In Brazil, during the last few decades, the distribution of schistosomiasis has been characterised by the spread from rural areas into the periphery of large urban centres. Because of the lack of basic sanitation, sewage disposal in natura into hydric collections and the use of contaminated water contribute to the continuing disease and its geographic expansion (Graeff-Teixeira et al. 1999). As recently described, rural tourism and leisure activities in endemic areas by the middle-class urban residents have been driving the exposure and infection in this population subset (Enk et al. 2004, Massara et al. 2008). Although small outbreaks of acute schistosomiasis have occurred among weekend tourists, this mode of transmission has not been well-publicised. These infections may have a negative impact on the tourism business in endemic areas, so new strategies to prevent infection under these circumstances must be developed.

The Estrada Real project - The Estrada Real (Supplementary data), covering about 1,400 km, is one of the largest and most ambitious Brazilian tourism projects; it involves 178 municipalities in the states of Minas Gerais (MG) (163), Rio de Janeiro (8) and São Paulo (7). In MG, the Estrada Real encompasses municipalities with a strong appeal of rural tourism, but these municipalities have prevalence levels of schistosomiasis mansoni that range from 0.06-28.2%. This is a worrisome situation because tourists come to this region from all over Brazil, including areas without schistosomiasis and from other countries that are free of the disease.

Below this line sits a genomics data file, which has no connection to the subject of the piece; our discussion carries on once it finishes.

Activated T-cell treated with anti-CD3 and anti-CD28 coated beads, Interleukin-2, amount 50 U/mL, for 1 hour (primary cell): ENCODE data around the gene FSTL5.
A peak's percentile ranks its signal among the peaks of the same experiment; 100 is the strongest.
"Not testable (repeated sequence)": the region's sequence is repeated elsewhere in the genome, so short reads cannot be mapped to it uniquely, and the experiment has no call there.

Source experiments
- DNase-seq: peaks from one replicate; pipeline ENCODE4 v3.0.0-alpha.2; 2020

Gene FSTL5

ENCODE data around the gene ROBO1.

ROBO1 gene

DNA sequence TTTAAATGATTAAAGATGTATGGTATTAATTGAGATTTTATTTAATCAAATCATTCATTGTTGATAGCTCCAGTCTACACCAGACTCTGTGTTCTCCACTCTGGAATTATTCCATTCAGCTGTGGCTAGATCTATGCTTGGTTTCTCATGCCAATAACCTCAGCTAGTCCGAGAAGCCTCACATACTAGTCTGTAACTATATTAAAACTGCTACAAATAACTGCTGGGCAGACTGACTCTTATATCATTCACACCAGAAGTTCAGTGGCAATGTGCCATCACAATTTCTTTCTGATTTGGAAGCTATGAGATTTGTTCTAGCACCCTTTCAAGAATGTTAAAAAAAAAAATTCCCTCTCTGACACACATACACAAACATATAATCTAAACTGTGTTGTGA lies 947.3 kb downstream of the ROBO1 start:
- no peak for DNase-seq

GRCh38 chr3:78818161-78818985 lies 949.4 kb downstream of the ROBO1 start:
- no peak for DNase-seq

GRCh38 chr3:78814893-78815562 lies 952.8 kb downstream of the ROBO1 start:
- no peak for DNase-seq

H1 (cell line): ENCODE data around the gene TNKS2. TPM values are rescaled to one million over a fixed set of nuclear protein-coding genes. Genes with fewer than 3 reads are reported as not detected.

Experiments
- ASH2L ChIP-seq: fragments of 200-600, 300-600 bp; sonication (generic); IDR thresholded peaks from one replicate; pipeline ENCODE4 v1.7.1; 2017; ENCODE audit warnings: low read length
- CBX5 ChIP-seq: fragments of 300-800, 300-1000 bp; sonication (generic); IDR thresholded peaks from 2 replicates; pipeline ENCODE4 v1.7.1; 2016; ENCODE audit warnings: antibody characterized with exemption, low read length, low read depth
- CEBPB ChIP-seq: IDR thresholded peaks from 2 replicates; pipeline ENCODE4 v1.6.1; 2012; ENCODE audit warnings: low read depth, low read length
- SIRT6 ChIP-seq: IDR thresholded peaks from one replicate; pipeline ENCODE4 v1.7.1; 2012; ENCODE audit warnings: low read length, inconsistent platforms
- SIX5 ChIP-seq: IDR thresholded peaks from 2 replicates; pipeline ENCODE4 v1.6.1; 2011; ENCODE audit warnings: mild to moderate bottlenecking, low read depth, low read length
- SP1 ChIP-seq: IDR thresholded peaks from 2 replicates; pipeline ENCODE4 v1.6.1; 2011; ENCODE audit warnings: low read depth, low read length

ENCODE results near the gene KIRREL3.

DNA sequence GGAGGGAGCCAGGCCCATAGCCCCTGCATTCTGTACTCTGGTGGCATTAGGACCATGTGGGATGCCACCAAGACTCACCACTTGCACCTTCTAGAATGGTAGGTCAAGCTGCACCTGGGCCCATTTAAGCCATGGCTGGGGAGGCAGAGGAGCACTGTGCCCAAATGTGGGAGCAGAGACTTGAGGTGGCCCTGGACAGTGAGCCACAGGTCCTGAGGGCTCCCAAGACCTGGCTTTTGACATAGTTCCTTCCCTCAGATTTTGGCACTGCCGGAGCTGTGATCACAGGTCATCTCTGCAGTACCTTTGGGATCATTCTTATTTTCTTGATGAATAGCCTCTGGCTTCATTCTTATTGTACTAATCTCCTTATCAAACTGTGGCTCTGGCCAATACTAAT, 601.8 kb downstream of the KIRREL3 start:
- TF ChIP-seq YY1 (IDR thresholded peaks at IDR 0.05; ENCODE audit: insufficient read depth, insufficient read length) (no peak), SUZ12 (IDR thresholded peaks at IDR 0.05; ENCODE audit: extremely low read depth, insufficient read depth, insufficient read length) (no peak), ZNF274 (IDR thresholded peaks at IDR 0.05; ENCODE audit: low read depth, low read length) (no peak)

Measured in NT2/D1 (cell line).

Utilization of the Geographical Information System (GIS) in the study of schistosomiasis - Because schistosomiasis is a disease determined in space and time by certain risk factors, the GIS is a very powerful tool for better understanding disease prevalence and the distribution of multiple risk factors. The use of both GIS and statistical techniques allows for the determination of risk factors and geolocalization of risk areas and may lead to the optimization of resources and choosing the best strategies for disease control (Beck et al. 1997, 2000, Bavia et al. 2001).

The first uses of GIS for schistosomiasis prediction occurred in the Philippines and the Caribbean (Cross et al. 1984). Brown (1994) and Appleton (1978) documented the climate and environmental variables that influenced the distribution of schistosomiasis. GIS was used in a larger scale schistosomiasis study in Asia (Cross et al. 1996, Zhou et al. 2001, Seto et al. 2002, Yang et al. 2005, Zhang et al. 2008) and in several African countries, including Ethiopia (Kristensen et al. 2001, Malone et al. 2001), Egypt (Abdel-Rahman et al. 2001, Malone et al. 1994, 1997), Uganda (Kabatereine et al. 2004), Tanzania (Brooker et al. 2001) and Chad (Beasley et al. 2002, Brooker 2002). In the state of Bahia, Brazil, Bavia et al. (2001) conducted one of the first studies that attempted to correlate disease distribution with environmental variables. Other studies in Brazil using GIS were conducted in Pernambuco (Barbosa et al. 2004) and MG (Freitas et al. 2006, Guimarães et al. 2006, 2008, 2009).